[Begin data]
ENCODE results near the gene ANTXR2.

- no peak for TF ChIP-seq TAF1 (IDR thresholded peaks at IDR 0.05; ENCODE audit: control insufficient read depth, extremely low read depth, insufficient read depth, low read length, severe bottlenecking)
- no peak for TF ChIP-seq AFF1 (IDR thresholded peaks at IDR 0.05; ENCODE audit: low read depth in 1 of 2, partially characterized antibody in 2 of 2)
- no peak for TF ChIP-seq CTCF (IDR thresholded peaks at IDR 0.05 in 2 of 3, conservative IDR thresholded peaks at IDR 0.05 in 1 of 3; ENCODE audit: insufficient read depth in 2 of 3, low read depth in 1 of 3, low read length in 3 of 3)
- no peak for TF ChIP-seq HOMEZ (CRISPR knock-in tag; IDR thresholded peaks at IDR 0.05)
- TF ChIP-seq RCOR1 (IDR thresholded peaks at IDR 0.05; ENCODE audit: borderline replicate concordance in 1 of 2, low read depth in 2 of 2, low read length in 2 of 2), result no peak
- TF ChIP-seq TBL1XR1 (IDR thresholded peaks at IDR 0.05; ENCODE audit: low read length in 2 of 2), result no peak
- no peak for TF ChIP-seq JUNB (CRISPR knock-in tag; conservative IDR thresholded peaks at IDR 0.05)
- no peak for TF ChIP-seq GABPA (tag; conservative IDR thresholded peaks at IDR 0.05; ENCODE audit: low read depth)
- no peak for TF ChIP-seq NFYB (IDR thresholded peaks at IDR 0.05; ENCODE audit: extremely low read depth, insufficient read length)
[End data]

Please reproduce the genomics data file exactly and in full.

ENCODE results near the gene ANTXR2.

- no peak for TF ChIP-seq TAF1 (IDR thresholded peaks at IDR 0.05; ENCODE audit: control insufficient read depth, extremely low read depth, insufficient read depth, low read length, severe bottlenecking)
- no peak for TF ChIP-seq AFF1 (IDR thresholded peaks at IDR 0.05; ENCODE audit: low read depth in 1 of 2, partially characterized antibody in 2 of 2)
- no peak for TF ChIP-seq CTCF (IDR thresholded peaks at IDR 0.05 in 2 of 3, conservative IDR thresholded peaks at IDR 0.05 in 1 of 3; ENCODE audit: insufficient read depth in 2 of 3, low read depth in 1 of 3, low read length in 3 of 3)
- no peak for TF ChIP-seq HOMEZ (CRISPR knock-in tag; IDR thresholded peaks at IDR 0.05)
- TF ChIP-seq RCOR1 (IDR thresholded peaks at IDR 0.05; ENCODE audit: borderline replicate concordance in 1 of 2, low read depth in 2 of 2, low read length in 2 of 2), result no peak
- TF ChIP-seq TBL1XR1 (IDR thresholded peaks at IDR 0.05; ENCODE audit: low read length in 2 of 2), result no peak
- no peak for TF ChIP-seq JUNB (CRISPR knock-in tag; conservative IDR thresholded peaks at IDR 0.05)
- no peak for TF ChIP-seq GABPA (tag; conservative IDR thresholded peaks at IDR 0.05; ENCODE audit: low read depth)
- no peak for TF ChIP-seq NFYB (IDR thresholded peaks at IDR 0.05; ENCODE audit: extremely low read depth, insufficient read length)